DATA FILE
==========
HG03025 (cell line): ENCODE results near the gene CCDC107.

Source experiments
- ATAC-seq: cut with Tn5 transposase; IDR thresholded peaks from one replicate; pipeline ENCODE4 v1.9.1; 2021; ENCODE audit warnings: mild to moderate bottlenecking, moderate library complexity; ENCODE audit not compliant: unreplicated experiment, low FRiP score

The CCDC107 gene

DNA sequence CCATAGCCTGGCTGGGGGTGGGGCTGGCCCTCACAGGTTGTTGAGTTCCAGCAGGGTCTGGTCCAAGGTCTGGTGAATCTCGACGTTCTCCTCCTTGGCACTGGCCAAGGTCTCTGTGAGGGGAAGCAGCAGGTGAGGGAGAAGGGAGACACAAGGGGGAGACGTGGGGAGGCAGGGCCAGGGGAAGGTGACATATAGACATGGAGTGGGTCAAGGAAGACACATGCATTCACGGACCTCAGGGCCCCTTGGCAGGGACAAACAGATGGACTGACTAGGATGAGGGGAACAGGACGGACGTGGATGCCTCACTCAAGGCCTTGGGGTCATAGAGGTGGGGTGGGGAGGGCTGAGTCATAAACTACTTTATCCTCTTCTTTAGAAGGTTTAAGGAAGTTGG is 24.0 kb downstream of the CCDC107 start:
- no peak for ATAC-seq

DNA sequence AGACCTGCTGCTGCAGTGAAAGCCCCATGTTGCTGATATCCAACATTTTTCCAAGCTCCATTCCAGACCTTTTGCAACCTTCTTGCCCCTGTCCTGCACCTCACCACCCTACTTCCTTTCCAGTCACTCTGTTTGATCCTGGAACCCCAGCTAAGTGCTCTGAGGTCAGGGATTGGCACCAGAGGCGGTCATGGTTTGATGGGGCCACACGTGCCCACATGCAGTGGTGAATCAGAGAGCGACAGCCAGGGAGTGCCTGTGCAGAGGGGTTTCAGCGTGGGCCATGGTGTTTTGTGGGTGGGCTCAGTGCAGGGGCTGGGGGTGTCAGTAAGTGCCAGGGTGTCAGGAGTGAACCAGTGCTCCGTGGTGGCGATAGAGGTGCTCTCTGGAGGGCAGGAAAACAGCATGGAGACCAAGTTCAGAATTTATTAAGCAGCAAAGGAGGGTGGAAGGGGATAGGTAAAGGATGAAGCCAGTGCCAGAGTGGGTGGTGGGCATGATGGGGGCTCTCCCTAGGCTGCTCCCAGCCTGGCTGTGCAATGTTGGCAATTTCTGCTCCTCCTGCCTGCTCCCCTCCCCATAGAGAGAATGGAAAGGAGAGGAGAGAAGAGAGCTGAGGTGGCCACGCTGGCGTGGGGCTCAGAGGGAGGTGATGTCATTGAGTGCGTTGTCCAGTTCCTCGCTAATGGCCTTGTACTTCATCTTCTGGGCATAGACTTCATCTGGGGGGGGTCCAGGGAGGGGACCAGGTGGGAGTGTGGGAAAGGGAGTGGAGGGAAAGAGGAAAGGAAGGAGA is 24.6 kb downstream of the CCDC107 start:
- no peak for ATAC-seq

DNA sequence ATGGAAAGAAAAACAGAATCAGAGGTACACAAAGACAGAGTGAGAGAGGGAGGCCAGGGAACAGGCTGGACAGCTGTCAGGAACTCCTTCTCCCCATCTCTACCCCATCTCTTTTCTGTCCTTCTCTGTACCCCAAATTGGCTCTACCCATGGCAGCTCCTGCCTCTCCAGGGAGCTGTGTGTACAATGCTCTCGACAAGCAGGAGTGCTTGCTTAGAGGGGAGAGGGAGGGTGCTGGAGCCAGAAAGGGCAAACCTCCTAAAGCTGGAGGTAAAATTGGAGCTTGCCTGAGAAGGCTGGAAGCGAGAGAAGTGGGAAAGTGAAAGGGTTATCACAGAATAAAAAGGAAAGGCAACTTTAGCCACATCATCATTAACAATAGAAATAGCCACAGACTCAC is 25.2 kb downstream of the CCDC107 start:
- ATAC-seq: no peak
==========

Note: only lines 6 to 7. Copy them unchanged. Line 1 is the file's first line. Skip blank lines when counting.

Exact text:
- no peak for ATAC-seq

DNA sequence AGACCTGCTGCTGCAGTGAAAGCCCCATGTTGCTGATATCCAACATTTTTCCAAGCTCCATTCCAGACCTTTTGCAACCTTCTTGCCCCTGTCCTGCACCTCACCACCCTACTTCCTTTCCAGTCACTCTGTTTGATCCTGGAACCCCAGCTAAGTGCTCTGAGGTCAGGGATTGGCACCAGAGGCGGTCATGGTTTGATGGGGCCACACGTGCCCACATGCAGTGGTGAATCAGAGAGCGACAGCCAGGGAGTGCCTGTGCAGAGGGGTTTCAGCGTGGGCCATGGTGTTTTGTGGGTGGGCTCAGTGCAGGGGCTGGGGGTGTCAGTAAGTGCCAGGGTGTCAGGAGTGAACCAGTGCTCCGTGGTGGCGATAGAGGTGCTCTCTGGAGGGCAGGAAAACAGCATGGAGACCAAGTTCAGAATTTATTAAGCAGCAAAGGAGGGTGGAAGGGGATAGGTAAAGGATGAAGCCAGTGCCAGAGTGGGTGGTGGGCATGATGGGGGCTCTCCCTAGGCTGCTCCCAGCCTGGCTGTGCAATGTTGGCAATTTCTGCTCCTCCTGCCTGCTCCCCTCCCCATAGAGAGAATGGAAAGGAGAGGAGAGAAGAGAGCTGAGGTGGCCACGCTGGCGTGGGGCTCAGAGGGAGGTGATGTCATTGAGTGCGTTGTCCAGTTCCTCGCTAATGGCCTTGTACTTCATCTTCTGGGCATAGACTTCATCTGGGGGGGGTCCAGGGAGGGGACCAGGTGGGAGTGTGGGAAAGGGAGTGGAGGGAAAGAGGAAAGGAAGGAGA is 24.6 kb downstream of the CCDC107 start: